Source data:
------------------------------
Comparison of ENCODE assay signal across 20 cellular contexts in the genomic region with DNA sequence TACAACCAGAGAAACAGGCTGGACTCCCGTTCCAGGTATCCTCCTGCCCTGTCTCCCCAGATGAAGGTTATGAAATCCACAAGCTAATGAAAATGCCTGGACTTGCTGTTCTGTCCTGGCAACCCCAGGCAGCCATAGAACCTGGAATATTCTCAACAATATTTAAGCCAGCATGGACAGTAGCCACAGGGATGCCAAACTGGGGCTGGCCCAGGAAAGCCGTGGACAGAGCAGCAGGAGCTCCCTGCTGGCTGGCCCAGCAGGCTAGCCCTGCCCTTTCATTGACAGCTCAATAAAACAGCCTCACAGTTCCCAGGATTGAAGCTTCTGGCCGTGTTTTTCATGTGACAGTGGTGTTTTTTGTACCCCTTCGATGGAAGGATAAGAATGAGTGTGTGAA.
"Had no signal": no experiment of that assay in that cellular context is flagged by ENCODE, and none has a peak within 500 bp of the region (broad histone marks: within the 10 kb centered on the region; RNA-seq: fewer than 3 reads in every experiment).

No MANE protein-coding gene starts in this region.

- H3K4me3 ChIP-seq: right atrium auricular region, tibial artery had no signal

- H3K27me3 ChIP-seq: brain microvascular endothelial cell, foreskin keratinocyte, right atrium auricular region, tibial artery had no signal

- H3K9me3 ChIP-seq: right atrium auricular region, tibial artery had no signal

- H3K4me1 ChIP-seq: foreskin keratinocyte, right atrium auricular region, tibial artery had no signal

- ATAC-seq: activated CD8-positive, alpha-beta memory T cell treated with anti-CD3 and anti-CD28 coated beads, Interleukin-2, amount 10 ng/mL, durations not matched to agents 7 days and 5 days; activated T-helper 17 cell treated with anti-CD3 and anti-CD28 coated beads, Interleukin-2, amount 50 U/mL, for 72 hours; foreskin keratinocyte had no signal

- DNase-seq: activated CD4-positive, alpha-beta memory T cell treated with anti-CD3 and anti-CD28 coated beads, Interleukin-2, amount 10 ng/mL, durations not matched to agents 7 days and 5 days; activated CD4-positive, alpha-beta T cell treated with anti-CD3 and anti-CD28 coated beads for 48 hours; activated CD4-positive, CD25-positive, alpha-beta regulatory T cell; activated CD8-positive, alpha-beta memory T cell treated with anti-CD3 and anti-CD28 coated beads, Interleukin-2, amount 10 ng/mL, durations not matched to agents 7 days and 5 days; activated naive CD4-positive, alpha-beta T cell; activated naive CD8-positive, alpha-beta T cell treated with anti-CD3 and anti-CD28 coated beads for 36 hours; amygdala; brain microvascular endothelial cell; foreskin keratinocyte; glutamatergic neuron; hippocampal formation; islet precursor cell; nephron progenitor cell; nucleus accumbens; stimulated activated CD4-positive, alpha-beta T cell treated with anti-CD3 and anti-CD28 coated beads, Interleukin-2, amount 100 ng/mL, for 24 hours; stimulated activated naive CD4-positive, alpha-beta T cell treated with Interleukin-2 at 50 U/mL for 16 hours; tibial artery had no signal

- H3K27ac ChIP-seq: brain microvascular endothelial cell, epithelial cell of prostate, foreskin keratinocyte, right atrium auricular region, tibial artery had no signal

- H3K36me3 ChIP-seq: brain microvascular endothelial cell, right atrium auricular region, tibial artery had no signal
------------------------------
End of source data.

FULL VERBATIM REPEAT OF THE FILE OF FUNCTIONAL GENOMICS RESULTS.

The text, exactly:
Comparison of ENCODE assay signal across 20 cellular contexts in the genomic region with DNA sequence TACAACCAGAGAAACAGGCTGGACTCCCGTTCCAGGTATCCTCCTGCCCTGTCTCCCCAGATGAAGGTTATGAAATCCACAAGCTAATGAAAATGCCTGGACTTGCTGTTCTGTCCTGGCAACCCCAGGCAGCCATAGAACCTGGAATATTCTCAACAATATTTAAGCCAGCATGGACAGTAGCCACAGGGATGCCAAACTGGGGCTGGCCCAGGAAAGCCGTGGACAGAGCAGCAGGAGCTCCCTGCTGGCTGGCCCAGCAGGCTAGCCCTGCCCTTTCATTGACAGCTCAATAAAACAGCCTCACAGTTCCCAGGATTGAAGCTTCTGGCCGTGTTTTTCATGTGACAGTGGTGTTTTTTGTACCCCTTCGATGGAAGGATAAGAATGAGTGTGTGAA.
"Had no signal": no experiment of that assay in that cellular context is flagged by ENCODE, and none has a peak within 500 bp of the region (broad histone marks: within the 10 kb centered on the region; RNA-seq: fewer than 3 reads in every experiment).

No MANE protein-coding gene starts in this region.

- H3K4me3 ChIP-seq: right atrium auricular region, tibial artery had no signal

- H3K27me3 ChIP-seq: brain microvascular endothelial cell, foreskin keratinocyte, right atrium auricular region, tibial artery had no signal

- H3K9me3 ChIP-seq: right atrium auricular region, tibial artery had no signal

- H3K4me1 ChIP-seq: foreskin keratinocyte, right atrium auricular region, tibial artery had no signal

- ATAC-seq: activated CD8-positive, alpha-beta memory T cell treated with anti-CD3 and anti-CD28 coated beads, Interleukin-2, amount 10 ng/mL, durations not matched to agents 7 days and 5 days; activated T-helper 17 cell treated with anti-CD3 and anti-CD28 coated beads, Interleukin-2, amount 50 U/mL, for 72 hours; foreskin keratinocyte had no signal

- DNase-seq: activated CD4-positive, alpha-beta memory T cell treated with anti-CD3 and anti-CD28 coated beads, Interleukin-2, amount 10 ng/mL, durations not matched to agents 7 days and 5 days; activated CD4-positive, alpha-beta T cell treated with anti-CD3 and anti-CD28 coated beads for 48 hours; activated CD4-positive, CD25-positive, alpha-beta regulatory T cell; activated CD8-positive, alpha-beta memory T cell treated with anti-CD3 and anti-CD28 coated beads, Interleukin-2, amount 10 ng/mL, durations not matched to agents 7 days and 5 days; activated naive CD4-positive, alpha-beta T cell; activated naive CD8-positive, alpha-beta T cell treated with anti-CD3 and anti-CD28 coated beads for 36 hours; amygdala; brain microvascular endothelial cell; foreskin keratinocyte; glutamatergic neuron; hippocampal formation; islet precursor cell; nephron progenitor cell; nucleus accumbens; stimulated activated CD4-positive, alpha-beta T cell treated with anti-CD3 and anti-CD28 coated beads, Interleukin-2, amount 100 ng/mL, for 24 hours; stimulated activated naive CD4-positive, alpha-beta T cell treated with Interleukin-2 at 50 U/mL for 16 hours; tibial artery had no signal

- H3K27ac ChIP-seq: brain microvascular endothelial cell, epithelial cell of prostate, foreskin keratinocyte, right atrium auricular region, tibial artery had no signal

- H3K36me3 ChIP-seq: brain microvascular endothelial cell, right atrium auricular region, tibial artery had no signal